BERLIN (Reuters) - The German government is considering adding Turkey to a list of countries that pose high security risks for intelligence agents, police officers and military officials, the Sueddeutsche Zeitung newspaper and two broadcasters reported late on Tuesday.
The reports come amid heightened tensions between the two NATO partners and vows by German officials to restrict arms sales to Turkey, in a move that Ankara said would hurt their joint fight against Islamic State.
The newspaper and WDR and NDR broadcasters quoted a spokesman for the Interior Ministry as saying that the list was currently being reviewed.
“As part of this process, the Interior Ministry is examining whether to add Turkey to the list,” the spokesman was quoted as saying. The list now includes China, Russia, Pakistan, North Korea and 26 other countries.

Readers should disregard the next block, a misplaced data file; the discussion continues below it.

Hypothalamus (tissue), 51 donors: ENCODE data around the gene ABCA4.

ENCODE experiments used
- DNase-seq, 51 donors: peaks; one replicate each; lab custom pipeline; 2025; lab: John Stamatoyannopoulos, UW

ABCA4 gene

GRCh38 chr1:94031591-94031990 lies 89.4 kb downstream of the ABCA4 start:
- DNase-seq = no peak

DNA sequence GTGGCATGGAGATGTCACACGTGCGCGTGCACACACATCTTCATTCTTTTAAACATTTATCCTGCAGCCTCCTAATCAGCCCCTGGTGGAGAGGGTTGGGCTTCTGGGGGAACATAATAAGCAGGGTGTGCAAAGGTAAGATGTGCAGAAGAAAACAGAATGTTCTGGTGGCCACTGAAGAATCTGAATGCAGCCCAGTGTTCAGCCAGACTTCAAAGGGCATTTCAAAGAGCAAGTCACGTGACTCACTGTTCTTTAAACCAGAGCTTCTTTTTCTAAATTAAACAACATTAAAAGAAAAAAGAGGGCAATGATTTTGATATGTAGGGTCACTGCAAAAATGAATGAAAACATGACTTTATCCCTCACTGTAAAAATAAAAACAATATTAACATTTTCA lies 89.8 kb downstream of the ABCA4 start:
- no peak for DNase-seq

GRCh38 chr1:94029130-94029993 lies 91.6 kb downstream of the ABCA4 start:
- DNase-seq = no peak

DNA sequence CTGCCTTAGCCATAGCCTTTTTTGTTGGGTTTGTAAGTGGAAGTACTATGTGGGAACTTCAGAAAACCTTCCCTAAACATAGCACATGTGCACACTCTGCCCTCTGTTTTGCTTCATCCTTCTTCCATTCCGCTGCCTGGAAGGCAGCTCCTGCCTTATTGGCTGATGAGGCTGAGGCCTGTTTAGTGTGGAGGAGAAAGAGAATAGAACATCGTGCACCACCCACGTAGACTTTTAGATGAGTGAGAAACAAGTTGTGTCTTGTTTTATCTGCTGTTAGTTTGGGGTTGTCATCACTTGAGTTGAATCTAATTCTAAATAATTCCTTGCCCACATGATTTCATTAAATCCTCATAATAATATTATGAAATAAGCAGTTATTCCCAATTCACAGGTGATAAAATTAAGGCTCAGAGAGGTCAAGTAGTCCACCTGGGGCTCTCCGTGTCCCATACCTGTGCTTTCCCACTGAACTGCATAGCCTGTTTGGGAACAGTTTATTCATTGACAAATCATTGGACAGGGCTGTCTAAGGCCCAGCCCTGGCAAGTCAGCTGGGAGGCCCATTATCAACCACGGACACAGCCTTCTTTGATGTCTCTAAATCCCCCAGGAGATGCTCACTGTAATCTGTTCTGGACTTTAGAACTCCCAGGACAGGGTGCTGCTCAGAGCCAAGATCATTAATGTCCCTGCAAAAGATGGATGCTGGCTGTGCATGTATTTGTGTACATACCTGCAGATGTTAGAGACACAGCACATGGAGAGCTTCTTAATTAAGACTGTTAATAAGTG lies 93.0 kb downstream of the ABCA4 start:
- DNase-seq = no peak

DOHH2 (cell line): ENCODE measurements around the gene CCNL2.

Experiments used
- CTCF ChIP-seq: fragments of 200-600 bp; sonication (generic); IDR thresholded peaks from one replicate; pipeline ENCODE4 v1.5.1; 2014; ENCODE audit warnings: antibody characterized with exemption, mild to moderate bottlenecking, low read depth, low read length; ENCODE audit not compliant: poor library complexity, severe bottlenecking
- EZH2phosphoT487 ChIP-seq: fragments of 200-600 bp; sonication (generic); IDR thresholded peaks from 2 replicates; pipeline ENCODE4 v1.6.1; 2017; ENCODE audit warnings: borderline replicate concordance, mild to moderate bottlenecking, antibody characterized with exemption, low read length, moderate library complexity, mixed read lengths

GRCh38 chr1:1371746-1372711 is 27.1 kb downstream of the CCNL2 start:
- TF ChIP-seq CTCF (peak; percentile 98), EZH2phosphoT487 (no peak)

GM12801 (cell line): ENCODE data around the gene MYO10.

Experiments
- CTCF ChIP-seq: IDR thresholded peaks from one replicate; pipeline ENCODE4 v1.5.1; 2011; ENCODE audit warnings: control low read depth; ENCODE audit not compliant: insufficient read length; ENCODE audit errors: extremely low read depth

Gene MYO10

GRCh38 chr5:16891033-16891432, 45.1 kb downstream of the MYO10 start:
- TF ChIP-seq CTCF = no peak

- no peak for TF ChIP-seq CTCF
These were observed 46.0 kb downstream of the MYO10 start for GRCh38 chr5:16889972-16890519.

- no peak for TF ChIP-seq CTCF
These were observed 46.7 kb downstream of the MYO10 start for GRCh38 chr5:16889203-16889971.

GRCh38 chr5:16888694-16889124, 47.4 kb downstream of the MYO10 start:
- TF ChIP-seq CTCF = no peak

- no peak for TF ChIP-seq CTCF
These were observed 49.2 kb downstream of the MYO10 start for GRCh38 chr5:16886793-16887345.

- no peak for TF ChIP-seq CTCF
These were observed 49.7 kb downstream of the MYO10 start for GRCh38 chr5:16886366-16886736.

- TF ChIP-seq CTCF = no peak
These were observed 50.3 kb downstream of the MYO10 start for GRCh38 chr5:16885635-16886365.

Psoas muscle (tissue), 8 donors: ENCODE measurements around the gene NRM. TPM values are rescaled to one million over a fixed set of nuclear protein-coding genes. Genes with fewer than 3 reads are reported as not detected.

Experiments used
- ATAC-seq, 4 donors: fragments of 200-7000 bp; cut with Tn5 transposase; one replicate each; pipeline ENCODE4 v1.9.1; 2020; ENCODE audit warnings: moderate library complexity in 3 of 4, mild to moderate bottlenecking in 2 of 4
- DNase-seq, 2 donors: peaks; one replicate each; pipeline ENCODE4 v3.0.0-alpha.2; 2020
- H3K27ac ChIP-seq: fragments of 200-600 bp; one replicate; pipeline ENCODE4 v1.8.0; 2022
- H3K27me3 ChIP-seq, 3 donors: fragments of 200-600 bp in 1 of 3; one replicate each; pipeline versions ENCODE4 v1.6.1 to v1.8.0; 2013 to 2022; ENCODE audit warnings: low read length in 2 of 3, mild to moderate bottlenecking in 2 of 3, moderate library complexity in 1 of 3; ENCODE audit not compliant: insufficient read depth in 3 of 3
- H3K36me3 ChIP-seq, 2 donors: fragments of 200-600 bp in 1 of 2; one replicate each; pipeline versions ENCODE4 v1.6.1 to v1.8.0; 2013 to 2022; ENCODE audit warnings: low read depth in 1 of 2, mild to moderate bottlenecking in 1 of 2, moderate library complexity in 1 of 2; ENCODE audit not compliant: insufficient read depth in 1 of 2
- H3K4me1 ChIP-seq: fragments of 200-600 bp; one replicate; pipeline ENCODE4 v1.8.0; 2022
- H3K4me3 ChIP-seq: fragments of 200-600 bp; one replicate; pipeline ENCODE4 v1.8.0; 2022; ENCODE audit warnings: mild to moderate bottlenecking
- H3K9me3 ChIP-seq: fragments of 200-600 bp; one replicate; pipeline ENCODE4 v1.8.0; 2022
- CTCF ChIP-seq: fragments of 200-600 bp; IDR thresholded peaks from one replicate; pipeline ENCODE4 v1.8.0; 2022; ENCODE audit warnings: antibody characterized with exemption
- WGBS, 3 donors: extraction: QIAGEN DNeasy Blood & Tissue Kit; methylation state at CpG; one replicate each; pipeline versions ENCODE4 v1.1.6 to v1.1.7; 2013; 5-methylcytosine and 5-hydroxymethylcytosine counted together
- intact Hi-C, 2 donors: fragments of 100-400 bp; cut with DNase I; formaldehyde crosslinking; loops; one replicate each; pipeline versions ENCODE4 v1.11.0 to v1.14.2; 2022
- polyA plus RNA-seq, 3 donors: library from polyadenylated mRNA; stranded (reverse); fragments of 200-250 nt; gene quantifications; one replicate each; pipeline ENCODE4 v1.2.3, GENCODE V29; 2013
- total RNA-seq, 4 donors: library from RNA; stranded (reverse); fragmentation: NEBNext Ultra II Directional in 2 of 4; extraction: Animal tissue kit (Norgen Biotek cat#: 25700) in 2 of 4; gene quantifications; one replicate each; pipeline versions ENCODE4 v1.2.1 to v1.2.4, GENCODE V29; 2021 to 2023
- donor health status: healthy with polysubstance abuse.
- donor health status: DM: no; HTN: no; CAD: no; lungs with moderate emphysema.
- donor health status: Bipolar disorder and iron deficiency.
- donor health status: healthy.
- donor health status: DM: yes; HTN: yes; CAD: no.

Germany’s Interior Ministry, contacted by Reuters, was not immediately available to comment.
Some German intelligence agencies argued for viewing Turkey less as a partner than an enemy and called for expanding intelligence surveillance of Turkey’s activities in the fight against Islamist groups, the media outlets said.
Some agencies had also warned employees in recent months about the risks of travelling to Turkey and cautioned others not to travel there on vacation, they said.
German officials have been enraged by Turkey’s arrest of around a dozen German citizens, including the German-Turkish journalist Deniz Yucel, who has been held for over 200 days.
Reporting by Andrea Shalal; Editing by Matthew Mpoke Bigg